The bad news is that, short of moving into an igloo, there is not a lot we can do about this. Any decent circuit designer will, of course, maintain her cool at all times. It important to remember that the T in the equation is the temperature of the resisive element, not the ambient temperature. When a resistor is in use, it dissipates power, and gets hot. A tiny resistor it can get surprisingly hot on just a few milliwatts [1]. So, size matters; choose a larger resistor to reduce the temperature rise for a given dissipation.

Circuit bandwidth is often dictated by factors we cannot control. Where it is available, bandwidth restriction is clearly a powerful tool, which accounts for the lingering popularity of Morse code amongst radio operators. Slow Morse needs only a few Hz of bandwidth, as against perhaps 3kHz for voice, providing an improvement in S/N of perhaps 30dB. Clearly, at the least, we should be wary of providing more bandwidth than we really need. Filters are your friend, but beware - they are often full of resistors...

Notice that the noise formula takes no account of the operating frequency, only the bandwidth. Thermal noise is uniform from the lowest frequencies to somewhere around 80GHz. Shifting frequency will not alleviate thermal noise in the slightest. The only remaining parameter is resistance, and this is often entirely under the control of the designer. Keeping down resistor values is every bit as powerful as reducing bandwidth, and the only downside is a little more power consumption. Even in a battery-powered device, low resistor values in the small-signal stages can be a lesser evil than high noise levels. Just be quite sure your op-amps can drive the low value resistors without running out of current capability in the output stage. Notice that a low-valued resistor will dissipate more power at a given signal level, and hence run hotter, and noisier; size it up to reduce this effect. Yes, Fred, that's a board spin.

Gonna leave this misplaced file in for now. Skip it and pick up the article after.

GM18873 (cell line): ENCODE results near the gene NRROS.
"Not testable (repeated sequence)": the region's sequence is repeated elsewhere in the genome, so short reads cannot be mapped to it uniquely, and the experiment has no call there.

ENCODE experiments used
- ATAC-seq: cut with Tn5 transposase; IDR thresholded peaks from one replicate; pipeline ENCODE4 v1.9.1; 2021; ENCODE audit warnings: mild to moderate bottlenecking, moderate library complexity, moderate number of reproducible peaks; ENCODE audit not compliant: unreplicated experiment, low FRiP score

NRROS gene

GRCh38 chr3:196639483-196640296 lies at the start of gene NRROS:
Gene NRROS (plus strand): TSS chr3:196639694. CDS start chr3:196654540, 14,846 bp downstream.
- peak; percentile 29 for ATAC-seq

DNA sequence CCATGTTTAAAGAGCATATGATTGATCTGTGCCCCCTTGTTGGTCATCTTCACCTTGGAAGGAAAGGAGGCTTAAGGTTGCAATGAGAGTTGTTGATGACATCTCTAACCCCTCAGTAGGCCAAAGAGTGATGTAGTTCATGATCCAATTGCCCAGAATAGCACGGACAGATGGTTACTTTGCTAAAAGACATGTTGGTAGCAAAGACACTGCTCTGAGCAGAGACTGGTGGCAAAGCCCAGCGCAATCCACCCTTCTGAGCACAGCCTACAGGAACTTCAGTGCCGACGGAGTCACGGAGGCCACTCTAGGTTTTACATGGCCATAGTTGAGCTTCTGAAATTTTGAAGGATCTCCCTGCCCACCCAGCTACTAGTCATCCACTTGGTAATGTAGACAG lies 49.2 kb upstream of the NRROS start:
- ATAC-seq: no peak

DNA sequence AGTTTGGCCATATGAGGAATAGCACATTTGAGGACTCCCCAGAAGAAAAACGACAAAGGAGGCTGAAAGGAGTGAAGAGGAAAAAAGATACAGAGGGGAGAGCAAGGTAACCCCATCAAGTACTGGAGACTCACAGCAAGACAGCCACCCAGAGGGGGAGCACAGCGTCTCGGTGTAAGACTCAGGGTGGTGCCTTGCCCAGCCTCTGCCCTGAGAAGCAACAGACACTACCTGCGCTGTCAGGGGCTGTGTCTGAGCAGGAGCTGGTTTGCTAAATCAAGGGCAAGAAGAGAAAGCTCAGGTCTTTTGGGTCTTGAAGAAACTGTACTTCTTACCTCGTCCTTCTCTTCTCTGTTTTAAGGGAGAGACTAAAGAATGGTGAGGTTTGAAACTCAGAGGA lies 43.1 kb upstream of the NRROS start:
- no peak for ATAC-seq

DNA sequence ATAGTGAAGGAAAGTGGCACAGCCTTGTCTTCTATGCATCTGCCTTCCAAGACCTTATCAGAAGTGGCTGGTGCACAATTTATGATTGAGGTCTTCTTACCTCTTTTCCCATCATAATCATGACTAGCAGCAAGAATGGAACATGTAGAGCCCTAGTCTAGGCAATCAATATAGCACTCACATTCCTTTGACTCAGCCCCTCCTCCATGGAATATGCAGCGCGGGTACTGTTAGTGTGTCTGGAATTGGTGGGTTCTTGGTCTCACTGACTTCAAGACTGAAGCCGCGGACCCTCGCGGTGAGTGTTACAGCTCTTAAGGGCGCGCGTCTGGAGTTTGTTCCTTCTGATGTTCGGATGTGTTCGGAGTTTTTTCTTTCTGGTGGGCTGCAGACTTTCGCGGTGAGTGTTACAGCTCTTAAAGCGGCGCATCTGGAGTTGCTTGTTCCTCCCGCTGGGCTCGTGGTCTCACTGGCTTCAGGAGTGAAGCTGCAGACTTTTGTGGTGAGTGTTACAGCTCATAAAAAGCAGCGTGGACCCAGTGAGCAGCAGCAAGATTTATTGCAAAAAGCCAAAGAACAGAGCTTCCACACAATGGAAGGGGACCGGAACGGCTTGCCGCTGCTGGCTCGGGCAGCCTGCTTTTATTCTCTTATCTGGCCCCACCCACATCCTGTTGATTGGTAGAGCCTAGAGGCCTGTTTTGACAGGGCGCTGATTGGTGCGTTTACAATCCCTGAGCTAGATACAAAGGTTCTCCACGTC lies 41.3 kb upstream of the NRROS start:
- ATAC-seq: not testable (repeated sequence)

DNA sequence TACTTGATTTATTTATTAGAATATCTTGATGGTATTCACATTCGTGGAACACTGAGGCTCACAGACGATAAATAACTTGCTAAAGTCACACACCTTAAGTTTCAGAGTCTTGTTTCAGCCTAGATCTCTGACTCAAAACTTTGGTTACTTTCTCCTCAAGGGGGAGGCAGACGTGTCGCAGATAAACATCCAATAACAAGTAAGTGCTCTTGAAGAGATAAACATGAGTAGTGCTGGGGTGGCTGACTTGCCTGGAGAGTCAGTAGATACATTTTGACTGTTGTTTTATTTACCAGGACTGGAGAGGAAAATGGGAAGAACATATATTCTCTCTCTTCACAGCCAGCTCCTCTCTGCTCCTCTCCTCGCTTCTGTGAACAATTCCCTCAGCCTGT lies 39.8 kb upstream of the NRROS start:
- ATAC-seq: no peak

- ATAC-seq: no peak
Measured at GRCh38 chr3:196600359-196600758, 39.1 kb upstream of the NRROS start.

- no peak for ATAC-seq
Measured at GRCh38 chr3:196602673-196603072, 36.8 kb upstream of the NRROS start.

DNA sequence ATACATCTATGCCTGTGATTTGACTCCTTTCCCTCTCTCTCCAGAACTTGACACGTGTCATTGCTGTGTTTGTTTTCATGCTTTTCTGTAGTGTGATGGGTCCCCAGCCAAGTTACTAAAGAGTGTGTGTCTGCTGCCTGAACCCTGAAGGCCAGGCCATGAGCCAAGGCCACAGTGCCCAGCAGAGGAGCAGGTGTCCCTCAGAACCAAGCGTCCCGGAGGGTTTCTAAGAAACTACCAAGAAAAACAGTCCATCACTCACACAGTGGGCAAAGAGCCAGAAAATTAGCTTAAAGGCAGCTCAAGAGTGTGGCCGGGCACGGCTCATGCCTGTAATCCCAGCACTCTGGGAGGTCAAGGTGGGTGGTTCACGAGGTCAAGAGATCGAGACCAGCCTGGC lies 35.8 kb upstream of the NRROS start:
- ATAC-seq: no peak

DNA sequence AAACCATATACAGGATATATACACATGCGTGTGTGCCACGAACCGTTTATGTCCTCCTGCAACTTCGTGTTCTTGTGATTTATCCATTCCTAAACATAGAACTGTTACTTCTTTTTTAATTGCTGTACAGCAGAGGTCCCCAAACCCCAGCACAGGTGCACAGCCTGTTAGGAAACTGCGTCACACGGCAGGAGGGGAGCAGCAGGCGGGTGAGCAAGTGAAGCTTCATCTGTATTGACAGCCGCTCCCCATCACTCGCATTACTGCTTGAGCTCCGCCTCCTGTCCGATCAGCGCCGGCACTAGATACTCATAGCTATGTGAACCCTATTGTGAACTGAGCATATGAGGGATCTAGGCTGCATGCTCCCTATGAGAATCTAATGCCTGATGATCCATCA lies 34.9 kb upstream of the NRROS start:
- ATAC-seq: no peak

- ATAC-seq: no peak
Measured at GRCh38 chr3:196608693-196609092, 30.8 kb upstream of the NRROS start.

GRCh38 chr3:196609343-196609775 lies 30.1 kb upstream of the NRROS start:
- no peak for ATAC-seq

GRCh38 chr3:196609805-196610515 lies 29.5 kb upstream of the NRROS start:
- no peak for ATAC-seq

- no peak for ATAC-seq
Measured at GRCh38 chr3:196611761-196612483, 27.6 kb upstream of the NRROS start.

Finally, note that whatever method you use to battle thermal noise, that square root in equation (2) will greatly hamper you.

Flicker noise

This is the forgotten one, which sneaks up and kicks you right in the BOM (Bill Of Materials).

Because Flicker noise is not a fundamental property of a resistor, it must be measured empirically for each type. It is calculated as:

E_f &= N_i V_b(3)
or
N_i &= \frac{E_f}{ V_b}(4)

Where:
  • E_f is the mean flicker noise voltage for each decade of frequency.
  • N_i is the noise index of the resistor, in Volts/Volt.
  • V_b is the voltage across the resistor.

Equation (4) defines the Noise Index N_i. You will often see a noise index given in dB, in which case what is meant is dB relative to one microvolt/Volt.

In equation (3) it is easy to see that the noise is proportional to the inverse of frequency. There is the same amount of noise in the decade band from 1Hz to 10Hz as in the band from 10Hz to 100Hz, so clearly the noise per Hz in the former band is ten times larger. While this equation is simple, it is clumsy to use if your bandwidth is not an integer number of decades. In that case the fuller form is handier:

E_f &= N_i V_b \log_{10}{(\frac{F_h}{F_l})}(5)

Where:
  • E_f is the mean flicker noise voltage in band
  • F_h is the high-frequency limit of the band of interest
  • F_l is the low-frequency limit of the band of interest

Flicker noise is strongly dependent on the size of a resistor. In resistors of similar construction, larger resistors have less flicker noise.

The construction of the resistor also has a profound influence. In general, wirewound and metal-foil types have the lowest flicker noise. Carbon-composition resistors have long been regarded as the type most prone to flicker noise, which turns out to be one of those urban myths.